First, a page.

The Gospel According to Reverend Peyton

Handshake, pinkie swear, hand on a Bible, for as long as I'm doing this, it's all we're ever going to do.

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Editor’s Note: We recently had a rare sit-down with Reverend Peyton, leader of The Reverend Peyton’s Big Damn Band. In a previous article, we talked with him about their upcoming album, Front Porch Sessions, and World Premiered the single, “One More Thing.” Here, in part two, we talk to Rev about his influences, his thoughts on recording, production, songwriting, and how to save the blues.

Reverend Peyton is a big man, from rural Indiana. His specialty, with his Big Damn Band, is country blues. With his feet planted firmly on the ground, and his mind focused on the future, he has some strong opinions on how things should, and should not, be done.

With the new album, Front Porch Sessions, about to drop, we had a chance to speak with the “Rev” himself. What we were hoping for, were some quick insights into the album. What we got, was a whole lot more.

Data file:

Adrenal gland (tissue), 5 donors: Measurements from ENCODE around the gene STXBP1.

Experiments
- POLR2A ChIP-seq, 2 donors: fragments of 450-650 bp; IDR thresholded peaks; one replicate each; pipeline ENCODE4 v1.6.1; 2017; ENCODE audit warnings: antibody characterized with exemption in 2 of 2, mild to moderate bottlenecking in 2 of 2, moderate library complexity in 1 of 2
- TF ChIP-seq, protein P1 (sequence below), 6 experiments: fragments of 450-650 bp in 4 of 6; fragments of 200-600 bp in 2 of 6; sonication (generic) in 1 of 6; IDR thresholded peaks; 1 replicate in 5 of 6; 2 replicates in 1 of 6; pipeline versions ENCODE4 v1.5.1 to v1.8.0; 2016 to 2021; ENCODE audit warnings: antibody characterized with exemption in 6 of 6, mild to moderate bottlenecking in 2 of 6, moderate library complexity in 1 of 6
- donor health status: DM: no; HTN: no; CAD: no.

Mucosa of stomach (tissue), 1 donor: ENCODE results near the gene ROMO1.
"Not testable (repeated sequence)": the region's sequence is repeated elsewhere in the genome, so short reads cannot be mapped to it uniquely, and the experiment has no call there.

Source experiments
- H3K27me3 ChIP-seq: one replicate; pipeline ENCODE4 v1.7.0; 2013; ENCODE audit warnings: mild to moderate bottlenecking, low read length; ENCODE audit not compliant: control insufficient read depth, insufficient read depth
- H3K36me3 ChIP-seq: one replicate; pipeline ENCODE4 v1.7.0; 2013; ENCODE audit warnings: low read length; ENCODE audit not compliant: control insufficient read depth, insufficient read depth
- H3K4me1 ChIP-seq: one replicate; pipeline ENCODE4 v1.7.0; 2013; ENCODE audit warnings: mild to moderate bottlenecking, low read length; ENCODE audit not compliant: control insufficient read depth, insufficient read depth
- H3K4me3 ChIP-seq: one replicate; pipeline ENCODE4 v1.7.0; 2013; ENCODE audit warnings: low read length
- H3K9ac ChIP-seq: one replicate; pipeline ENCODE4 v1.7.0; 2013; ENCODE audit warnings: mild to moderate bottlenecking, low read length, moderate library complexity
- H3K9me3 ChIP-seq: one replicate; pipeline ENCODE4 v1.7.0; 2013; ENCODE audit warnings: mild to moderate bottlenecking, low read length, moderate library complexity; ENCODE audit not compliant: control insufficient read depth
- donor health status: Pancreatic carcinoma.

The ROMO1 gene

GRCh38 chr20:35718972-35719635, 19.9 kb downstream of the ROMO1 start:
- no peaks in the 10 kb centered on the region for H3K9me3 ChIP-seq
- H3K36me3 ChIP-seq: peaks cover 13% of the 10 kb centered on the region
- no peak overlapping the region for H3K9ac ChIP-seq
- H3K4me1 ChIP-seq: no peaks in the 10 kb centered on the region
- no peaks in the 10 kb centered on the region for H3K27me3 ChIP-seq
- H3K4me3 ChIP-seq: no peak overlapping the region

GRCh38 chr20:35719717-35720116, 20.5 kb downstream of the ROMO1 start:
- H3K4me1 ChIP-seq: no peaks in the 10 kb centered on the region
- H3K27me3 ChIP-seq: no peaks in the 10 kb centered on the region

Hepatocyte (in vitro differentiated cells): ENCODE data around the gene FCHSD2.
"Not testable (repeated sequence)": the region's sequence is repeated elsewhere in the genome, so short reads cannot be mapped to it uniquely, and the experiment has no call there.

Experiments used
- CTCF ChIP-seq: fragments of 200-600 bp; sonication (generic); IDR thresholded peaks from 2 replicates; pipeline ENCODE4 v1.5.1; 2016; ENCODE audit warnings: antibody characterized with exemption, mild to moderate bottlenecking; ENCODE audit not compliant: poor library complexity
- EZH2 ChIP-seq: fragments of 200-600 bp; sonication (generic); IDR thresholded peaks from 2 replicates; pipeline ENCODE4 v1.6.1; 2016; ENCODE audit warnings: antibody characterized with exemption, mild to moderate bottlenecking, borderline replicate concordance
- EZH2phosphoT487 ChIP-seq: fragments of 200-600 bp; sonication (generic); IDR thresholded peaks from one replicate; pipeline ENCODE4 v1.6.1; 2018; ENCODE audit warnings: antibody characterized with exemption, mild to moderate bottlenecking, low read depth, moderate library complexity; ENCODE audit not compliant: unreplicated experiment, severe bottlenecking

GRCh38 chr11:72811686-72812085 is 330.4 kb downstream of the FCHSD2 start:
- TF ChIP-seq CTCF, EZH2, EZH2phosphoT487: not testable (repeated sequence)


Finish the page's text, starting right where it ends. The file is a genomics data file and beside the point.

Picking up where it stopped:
“We recorded in a studio that’s a converted church,” he begins telling us. “It sits next to a big graveyard, and is shaded by the oldest tulip poplar in Indiana. When I first saw the tree, it freaked me out. It doesn’t even look like a poplar anymore. They always made log cabins out of poplar, you know, because they’re so straight. But this thing is gnarled and looks like an old maple or oak tree. I saw a picture of the church, taken right after the Civil War, and the tree is in it. It’s already big.”

At this point, one might wonder why the tree seemed to have more of an impact on him, than the studio. In simple terms, it’s how he relates to the world around him. Peyton is a straightforward man. Uncomplicated things, that are long-lasting, impress him most. That goes for music, family, and life.